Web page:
Work less live more?
By Jim Scott
Amongst the government's ongoing negotiations to try and keep our exit from the European Union the least bit turbulent. Only last week, it was reported that the UK had experienced its "worst decade for productivity" since the 18th century.
Staff at the Bank of England said the UK's efficiency, a measure of the country's capital to labour ratio, was at its weakest point since 1761 and 1781 and even the 19th century recession.
But as productivity growth levels hits an all-time low, would following countries like the Netherlands, where a four-day working week exists, mean we could work less and live more?
Accountancy Age reports the UK's employees work on average for 34 hours and 26 minutes each week. A normal office shift which begins at 9 and finishes at 5 means this figure is pushed up by workers working into a "fifth" day, something unions have argued against.
The Trades Union Congress (TUC) said working a four-day week is "realistic". Its leader, Frances O'Grady said technological advances in today’s society would take away some of the strain full-time workers face, The Independent reports.
The union said 74 percent of employees surveyed wanted tech (Augmented Reality) to give them more control over their working lives and ultimately reduce their hours at work.
Currently, an estimated five million people in Britain are working on average, over seven hours a week without pay. Which could signal an issue with employers unable to pay overtime because of too many staff members or even, not enough working hours. At the same time, an estimated 1.4 million people are working seven days a week, the Daily Mirror reports.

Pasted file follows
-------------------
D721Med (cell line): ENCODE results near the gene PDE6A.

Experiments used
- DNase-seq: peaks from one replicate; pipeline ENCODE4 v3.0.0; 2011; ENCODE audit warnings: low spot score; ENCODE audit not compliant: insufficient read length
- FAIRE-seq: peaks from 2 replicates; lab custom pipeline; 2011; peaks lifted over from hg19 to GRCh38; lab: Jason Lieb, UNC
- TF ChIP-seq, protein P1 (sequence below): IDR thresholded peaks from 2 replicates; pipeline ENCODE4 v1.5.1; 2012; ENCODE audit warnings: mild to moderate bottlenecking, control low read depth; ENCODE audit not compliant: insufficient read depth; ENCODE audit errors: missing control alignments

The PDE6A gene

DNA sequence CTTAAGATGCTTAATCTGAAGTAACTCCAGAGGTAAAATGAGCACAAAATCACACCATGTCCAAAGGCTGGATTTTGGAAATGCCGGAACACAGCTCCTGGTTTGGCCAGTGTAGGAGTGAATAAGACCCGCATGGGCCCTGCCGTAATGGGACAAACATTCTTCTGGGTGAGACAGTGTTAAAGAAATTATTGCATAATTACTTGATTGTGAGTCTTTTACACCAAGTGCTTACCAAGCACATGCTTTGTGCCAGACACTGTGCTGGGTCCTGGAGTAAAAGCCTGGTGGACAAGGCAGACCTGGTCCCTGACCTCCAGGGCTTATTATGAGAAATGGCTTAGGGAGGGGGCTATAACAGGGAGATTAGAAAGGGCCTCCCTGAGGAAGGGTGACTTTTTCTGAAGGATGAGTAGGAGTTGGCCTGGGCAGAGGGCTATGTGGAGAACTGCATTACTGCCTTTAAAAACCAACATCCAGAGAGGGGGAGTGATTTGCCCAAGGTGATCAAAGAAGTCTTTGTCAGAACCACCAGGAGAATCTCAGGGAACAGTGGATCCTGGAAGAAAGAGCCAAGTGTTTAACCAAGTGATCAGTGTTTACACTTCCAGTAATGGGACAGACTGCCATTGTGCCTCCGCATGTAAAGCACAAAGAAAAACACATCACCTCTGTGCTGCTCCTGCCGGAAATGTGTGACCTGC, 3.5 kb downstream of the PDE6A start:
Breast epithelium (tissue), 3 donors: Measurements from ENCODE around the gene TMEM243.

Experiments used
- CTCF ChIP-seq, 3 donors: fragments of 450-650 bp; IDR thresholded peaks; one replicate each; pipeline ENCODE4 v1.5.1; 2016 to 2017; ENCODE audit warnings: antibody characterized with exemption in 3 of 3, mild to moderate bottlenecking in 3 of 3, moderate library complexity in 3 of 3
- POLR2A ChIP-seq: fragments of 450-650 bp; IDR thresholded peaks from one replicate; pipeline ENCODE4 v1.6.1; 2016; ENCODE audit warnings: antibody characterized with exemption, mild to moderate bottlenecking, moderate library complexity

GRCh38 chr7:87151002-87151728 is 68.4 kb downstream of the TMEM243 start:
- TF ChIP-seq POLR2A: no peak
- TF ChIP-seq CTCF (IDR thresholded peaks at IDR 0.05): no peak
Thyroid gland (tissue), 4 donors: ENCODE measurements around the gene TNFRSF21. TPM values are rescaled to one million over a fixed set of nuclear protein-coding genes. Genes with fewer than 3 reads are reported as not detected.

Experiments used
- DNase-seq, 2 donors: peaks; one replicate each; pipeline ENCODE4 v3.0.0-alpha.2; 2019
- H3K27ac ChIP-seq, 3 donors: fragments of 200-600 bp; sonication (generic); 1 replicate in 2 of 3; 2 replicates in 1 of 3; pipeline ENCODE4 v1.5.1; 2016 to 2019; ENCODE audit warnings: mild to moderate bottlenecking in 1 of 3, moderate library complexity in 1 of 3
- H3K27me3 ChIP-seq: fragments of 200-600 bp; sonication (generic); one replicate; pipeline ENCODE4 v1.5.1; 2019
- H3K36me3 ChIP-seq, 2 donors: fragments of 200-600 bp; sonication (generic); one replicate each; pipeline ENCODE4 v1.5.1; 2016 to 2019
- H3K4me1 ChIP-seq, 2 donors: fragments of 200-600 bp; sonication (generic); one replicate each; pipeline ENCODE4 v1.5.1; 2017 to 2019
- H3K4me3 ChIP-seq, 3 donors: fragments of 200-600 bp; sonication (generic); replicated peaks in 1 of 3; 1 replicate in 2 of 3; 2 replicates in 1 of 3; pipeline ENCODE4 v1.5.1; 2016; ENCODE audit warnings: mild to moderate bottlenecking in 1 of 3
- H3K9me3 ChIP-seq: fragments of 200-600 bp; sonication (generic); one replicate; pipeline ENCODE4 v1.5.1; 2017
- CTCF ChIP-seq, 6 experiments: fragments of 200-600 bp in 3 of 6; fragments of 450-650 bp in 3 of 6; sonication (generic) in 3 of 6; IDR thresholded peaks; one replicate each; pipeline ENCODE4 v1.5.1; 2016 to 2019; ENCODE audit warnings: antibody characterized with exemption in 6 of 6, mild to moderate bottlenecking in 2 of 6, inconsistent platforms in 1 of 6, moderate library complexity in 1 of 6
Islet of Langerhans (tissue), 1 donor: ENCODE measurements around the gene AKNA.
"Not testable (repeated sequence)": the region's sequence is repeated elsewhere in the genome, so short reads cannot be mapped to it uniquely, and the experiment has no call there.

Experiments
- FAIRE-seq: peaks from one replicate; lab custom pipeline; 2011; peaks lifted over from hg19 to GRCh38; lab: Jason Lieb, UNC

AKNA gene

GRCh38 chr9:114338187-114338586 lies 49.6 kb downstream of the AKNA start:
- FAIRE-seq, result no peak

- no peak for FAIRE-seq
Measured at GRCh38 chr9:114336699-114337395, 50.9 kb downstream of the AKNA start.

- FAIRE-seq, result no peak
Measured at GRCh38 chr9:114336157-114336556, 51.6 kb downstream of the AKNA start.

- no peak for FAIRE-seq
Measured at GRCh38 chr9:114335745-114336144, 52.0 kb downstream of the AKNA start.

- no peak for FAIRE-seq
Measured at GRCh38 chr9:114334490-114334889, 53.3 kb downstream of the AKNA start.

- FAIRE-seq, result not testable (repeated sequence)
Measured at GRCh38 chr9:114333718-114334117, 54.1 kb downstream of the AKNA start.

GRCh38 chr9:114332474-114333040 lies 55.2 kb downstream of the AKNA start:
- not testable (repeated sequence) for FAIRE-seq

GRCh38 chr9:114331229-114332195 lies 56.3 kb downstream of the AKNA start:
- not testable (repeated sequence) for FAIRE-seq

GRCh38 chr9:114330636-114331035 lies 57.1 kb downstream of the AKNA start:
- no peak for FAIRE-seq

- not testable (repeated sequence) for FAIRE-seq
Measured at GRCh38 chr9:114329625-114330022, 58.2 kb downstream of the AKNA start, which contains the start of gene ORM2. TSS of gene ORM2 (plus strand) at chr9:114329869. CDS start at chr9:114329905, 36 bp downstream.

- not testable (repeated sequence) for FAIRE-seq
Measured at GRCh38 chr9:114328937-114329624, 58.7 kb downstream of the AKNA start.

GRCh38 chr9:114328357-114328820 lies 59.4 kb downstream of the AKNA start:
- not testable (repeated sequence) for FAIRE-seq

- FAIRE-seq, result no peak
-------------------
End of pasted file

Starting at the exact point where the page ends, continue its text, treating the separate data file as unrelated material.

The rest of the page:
But people in Britain could be working a lot less if the Green Party made it to office, the BBC said. Last week the Green Party announced that "Free time should be measure of UK's well-being" whilst it asked government to introduce a "Free Time Index" to replace the current indicator, the Gross Domestic Product.
Sian Berry, co-leader of the Green Party, said: "People are constantly 'on', even when they are commuting.
"There's an enormous amount of unpaid caring going on which doesn't get measured, which doesn't leave people with very much free time either. We have got a mental health crisis and we think we should be measuring this. It should be used as a more important indicator than GDP of how our country is doing."
The Netherlands, one of world's happiest places to live, adopted a four-day week several years ago. The average full-time worker only works 29 hours a week whilst annual wages are reported to be around $47,000 (Approximately £35,000).
Last week, The Guardian reported a New Zealand company which trialled a four-day week with its 250 staff was successful and would be implemented into their business. Perpetual Guardian, who handles the estate of those deceased said stimulation, commitment and a feeling of empowerment by staff improved significantly.
But a four-day week might not work in the UK, reports the Scotsman. Backing up its claims that the initiative wouldn't work for every business. It used the example that customers could expect a company to be available five days a week, whilst a four-week employee, unavailable on a Friday, could be more likely to take their custom elsewhere if that business didn't open that day.
It also reported that organising childcare would be difficult as many daycare and after school clubs worked around a normal 9 to 5 schedule which could be altered if a four-day week was introduced.Read Full Article